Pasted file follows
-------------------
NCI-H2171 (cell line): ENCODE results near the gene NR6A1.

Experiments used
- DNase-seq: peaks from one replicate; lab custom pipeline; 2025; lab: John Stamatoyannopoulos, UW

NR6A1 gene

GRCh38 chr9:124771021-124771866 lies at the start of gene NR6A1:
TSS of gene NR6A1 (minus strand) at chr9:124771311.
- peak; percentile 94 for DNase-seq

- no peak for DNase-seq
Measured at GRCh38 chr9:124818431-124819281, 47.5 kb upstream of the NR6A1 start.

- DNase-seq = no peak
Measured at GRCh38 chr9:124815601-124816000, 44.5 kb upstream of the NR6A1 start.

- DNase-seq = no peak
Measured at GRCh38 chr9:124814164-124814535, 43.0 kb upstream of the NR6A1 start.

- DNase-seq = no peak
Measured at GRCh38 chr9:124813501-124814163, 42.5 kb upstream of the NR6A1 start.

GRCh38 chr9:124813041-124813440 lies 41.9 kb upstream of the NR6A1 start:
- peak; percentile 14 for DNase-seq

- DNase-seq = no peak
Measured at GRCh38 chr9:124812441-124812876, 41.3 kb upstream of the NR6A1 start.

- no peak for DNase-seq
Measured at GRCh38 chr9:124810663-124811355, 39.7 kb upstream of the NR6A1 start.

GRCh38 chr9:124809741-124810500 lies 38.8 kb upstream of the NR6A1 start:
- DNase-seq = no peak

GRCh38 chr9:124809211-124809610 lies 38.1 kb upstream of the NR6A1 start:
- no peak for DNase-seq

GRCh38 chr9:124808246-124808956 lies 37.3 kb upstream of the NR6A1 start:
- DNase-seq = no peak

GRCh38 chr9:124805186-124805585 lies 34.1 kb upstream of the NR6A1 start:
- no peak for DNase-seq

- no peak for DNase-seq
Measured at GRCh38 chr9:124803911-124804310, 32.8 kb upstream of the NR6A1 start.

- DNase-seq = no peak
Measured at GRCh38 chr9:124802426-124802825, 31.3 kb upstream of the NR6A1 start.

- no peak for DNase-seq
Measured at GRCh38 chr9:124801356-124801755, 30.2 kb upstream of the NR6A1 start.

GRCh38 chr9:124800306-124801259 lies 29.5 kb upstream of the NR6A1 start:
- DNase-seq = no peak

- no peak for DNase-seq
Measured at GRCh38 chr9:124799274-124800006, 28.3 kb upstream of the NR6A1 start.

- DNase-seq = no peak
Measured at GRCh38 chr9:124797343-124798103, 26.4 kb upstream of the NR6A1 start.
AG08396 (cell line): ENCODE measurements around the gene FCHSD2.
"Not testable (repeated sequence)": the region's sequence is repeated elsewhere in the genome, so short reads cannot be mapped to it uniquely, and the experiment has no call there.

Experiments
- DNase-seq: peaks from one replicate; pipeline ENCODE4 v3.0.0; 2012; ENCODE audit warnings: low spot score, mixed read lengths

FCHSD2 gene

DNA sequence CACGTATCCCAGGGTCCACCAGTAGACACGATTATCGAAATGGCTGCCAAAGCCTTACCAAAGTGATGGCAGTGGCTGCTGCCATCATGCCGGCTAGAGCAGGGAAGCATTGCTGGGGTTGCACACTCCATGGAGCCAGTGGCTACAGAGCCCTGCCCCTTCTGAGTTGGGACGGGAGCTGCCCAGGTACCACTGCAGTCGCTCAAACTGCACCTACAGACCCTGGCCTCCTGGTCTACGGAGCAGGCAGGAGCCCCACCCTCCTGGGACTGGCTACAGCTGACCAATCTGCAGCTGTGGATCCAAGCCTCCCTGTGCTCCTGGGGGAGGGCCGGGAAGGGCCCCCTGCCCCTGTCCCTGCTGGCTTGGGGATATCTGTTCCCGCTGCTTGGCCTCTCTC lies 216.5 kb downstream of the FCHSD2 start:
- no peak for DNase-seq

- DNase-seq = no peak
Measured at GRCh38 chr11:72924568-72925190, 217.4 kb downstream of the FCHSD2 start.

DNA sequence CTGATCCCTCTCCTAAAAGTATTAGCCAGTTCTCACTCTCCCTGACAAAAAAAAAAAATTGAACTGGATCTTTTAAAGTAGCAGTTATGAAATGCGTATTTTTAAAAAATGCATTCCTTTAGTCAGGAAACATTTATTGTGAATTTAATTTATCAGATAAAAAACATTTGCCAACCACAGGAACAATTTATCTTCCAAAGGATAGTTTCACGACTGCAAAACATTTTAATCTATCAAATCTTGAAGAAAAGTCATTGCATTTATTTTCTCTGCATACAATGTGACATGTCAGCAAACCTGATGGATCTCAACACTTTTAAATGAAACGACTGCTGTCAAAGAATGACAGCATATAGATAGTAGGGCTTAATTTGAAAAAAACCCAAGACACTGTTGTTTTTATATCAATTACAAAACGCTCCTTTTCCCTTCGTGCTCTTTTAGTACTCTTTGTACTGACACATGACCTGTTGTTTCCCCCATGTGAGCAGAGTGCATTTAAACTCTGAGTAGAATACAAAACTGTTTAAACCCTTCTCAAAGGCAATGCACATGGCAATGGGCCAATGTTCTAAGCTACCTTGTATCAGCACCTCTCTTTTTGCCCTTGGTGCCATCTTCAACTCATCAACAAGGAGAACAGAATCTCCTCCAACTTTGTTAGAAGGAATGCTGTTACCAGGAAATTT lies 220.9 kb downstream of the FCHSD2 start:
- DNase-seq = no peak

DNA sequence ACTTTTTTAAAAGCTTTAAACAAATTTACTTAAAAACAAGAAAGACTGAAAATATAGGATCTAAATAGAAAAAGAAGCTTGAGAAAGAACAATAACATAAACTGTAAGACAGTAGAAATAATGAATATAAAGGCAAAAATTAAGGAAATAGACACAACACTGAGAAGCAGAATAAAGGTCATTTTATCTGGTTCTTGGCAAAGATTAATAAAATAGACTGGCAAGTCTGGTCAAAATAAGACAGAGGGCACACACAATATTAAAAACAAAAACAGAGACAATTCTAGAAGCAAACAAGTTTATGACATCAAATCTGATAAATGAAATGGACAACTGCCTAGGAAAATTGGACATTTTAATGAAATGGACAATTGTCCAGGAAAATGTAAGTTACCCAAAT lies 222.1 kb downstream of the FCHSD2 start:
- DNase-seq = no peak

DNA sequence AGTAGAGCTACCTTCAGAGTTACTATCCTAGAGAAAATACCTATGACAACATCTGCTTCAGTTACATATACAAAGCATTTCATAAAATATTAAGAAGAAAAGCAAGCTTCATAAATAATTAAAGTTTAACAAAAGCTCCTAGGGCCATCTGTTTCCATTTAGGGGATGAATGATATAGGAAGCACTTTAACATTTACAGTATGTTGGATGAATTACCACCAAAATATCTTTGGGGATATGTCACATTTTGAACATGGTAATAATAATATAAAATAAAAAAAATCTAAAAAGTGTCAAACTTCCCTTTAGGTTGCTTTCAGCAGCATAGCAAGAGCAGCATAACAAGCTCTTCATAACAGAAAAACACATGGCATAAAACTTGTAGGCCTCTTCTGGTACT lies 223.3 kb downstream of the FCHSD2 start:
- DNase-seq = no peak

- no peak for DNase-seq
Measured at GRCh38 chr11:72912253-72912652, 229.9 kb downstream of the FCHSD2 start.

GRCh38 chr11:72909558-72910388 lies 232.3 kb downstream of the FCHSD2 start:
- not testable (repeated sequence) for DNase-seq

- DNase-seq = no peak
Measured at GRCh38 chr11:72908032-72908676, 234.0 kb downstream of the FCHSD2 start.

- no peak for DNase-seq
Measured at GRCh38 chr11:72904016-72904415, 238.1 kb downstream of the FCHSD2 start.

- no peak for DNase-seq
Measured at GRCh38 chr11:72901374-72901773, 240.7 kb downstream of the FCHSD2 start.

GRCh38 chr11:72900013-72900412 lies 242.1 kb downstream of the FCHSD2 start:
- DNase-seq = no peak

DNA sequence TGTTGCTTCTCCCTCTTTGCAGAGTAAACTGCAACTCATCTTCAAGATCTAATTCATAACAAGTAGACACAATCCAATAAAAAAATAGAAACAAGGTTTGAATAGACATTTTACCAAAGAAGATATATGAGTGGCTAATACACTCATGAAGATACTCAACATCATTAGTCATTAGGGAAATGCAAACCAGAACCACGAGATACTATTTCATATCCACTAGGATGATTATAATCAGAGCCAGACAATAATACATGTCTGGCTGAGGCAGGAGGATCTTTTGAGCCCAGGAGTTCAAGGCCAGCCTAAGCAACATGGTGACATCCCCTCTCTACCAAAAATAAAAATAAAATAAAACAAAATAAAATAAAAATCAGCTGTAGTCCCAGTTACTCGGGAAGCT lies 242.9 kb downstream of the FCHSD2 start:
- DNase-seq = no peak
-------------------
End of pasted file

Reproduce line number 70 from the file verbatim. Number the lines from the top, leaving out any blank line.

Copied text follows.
- DNase-seq = no peak